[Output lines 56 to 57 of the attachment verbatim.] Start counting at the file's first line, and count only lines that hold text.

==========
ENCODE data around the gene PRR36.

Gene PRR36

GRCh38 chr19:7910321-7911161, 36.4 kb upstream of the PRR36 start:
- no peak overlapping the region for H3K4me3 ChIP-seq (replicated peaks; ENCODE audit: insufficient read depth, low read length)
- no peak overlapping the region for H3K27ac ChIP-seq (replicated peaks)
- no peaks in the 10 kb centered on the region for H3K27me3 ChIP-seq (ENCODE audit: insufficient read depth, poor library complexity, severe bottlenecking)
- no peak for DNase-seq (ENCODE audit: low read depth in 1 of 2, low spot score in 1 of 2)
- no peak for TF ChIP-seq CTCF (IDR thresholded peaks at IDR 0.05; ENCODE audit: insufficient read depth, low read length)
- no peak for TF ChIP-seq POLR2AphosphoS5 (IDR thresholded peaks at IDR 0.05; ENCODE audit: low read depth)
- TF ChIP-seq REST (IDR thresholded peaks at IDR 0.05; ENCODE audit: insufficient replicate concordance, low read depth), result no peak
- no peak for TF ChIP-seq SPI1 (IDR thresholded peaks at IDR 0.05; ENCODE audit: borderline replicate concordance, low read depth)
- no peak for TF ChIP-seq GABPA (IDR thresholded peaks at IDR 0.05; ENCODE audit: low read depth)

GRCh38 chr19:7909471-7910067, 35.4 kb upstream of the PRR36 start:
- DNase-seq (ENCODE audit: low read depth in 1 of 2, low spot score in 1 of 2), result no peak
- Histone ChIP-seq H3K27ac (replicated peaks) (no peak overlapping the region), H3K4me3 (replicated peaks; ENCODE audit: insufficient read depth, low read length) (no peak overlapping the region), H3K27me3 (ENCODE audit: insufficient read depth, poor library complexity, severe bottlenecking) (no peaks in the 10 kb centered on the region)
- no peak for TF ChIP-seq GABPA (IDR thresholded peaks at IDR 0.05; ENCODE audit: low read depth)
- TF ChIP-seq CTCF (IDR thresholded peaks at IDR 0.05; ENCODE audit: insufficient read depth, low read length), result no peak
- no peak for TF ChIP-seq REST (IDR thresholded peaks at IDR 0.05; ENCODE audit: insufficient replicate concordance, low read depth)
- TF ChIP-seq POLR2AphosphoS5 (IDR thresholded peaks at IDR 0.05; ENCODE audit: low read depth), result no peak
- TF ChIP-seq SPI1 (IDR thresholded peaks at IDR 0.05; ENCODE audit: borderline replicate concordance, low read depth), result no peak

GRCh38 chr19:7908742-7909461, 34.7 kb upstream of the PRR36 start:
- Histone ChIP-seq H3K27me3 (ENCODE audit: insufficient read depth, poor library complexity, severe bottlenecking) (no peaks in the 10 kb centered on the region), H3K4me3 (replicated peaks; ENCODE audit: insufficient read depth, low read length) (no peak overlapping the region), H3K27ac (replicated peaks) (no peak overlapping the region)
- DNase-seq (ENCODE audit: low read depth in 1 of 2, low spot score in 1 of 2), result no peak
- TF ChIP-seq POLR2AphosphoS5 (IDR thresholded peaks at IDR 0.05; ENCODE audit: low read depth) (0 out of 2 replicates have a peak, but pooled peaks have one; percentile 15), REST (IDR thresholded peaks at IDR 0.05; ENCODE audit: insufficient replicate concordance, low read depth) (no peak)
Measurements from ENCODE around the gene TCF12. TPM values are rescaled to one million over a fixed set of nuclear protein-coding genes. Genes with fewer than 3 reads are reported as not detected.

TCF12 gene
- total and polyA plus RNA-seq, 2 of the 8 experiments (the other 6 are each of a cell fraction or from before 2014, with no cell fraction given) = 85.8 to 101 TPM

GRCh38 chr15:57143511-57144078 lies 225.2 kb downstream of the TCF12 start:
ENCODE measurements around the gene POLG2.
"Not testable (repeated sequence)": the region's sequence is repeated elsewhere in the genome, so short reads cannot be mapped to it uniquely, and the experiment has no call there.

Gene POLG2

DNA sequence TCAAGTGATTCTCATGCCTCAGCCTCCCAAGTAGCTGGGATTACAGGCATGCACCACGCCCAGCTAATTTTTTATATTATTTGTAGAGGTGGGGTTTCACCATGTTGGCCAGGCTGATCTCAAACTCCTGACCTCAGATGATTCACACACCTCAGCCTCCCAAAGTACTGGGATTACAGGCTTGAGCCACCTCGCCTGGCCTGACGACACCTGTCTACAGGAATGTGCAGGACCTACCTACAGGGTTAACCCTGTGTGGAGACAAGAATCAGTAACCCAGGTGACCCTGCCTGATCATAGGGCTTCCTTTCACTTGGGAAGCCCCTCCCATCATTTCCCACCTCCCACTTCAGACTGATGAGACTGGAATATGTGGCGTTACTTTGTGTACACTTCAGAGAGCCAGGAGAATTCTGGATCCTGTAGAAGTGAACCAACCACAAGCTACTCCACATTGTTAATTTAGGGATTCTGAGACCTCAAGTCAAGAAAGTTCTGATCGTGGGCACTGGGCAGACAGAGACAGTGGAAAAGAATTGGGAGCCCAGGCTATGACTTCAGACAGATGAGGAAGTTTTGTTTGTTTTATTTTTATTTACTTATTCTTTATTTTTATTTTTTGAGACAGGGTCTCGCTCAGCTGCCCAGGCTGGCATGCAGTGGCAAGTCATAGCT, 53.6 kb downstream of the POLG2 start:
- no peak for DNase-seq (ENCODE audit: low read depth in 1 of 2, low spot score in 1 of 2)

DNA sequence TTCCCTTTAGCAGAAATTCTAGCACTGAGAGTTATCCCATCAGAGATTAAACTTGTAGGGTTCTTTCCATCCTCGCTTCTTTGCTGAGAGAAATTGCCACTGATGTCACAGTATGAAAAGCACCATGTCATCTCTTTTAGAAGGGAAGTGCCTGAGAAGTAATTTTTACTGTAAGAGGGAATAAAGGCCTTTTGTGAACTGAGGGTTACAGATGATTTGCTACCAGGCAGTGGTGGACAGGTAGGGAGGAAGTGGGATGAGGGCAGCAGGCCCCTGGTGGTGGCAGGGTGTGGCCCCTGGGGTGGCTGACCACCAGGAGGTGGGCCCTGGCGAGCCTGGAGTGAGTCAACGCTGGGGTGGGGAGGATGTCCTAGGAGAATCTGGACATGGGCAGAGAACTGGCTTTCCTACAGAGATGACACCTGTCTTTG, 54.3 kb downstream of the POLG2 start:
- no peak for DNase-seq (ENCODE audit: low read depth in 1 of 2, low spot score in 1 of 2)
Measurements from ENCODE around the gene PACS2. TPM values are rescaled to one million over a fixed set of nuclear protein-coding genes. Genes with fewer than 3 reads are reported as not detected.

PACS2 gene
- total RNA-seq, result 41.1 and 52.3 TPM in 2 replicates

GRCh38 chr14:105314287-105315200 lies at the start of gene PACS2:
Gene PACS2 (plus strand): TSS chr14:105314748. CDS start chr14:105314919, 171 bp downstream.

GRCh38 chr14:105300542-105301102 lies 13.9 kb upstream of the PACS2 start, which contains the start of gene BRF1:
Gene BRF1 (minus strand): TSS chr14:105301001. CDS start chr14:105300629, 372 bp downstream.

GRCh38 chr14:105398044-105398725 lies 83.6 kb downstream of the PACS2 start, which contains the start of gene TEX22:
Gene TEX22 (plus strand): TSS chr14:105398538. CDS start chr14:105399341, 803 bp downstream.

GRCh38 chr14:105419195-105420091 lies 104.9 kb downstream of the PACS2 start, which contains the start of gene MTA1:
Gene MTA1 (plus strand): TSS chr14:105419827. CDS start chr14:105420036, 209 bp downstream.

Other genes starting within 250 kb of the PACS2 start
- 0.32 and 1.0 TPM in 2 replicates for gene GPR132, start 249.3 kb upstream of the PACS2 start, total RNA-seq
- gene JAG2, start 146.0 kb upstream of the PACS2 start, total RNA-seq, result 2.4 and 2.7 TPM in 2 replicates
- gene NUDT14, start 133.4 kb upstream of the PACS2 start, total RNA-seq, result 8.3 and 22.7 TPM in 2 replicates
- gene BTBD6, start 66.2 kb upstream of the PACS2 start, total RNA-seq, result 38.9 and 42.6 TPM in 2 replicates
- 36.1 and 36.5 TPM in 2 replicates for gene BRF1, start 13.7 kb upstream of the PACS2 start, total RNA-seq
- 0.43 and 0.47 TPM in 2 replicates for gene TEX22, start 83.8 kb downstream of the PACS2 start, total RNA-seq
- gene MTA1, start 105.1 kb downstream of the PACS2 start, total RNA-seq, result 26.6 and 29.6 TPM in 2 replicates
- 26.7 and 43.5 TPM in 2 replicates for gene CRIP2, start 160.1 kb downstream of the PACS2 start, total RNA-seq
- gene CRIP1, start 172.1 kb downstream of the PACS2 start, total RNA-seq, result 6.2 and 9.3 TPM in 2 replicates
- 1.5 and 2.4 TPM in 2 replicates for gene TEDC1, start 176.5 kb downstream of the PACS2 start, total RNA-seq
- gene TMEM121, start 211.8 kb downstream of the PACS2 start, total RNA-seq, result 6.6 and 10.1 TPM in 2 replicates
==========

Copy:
- gene CRIP1, start 172.1 kb downstream of the PACS2 start, total RNA-seq, result 6.2 and 9.3 TPM in 2 replicates
- 1.5 and 2.4 TPM in 2 replicates for gene TEDC1, start 176.5 kb downstream of the PACS2 start, total RNA-seq